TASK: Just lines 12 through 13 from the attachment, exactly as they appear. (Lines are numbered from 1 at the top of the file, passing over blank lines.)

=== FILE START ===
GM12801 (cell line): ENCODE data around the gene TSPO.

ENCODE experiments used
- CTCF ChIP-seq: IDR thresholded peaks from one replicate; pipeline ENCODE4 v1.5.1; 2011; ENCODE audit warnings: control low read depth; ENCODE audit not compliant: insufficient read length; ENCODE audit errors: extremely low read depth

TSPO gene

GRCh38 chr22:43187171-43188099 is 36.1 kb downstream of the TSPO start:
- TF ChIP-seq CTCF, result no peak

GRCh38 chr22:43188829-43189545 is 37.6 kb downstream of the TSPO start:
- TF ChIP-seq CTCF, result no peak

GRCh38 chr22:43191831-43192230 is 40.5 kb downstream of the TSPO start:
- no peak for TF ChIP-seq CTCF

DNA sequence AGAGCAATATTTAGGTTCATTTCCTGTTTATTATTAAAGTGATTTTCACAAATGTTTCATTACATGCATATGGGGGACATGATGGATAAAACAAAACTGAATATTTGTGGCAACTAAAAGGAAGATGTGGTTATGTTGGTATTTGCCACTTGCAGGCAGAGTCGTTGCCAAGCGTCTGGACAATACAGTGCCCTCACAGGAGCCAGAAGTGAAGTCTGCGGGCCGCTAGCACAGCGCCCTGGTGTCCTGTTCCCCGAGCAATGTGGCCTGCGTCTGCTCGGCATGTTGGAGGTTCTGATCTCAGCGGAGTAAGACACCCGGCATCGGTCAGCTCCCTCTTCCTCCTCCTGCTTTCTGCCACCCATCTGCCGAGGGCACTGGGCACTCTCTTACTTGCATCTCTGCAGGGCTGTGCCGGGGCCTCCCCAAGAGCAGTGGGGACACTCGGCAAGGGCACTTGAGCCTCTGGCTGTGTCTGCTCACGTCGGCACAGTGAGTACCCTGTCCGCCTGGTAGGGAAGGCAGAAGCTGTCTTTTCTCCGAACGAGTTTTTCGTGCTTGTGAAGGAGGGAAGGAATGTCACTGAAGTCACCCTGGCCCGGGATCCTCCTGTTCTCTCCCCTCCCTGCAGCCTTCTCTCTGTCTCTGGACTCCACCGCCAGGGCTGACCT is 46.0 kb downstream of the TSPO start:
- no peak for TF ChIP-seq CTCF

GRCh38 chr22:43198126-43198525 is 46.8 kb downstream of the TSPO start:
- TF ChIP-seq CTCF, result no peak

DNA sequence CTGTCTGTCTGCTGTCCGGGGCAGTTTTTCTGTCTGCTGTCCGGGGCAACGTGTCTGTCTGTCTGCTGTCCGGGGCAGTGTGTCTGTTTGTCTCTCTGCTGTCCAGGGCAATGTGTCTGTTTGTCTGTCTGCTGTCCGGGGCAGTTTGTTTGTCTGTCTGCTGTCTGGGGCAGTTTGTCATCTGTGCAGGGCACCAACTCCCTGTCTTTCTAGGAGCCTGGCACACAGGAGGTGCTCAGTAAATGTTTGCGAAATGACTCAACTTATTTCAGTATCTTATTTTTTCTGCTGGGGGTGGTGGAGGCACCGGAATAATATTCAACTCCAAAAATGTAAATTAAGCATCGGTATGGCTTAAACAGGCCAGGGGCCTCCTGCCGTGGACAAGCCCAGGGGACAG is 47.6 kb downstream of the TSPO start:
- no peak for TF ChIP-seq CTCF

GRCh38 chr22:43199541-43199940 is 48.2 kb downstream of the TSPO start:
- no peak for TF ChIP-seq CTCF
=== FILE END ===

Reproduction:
- no peak for TF ChIP-seq CTCF

GRCh38 chr22:43198126-43198525 is 46.8 kb downstream of the TSPO start: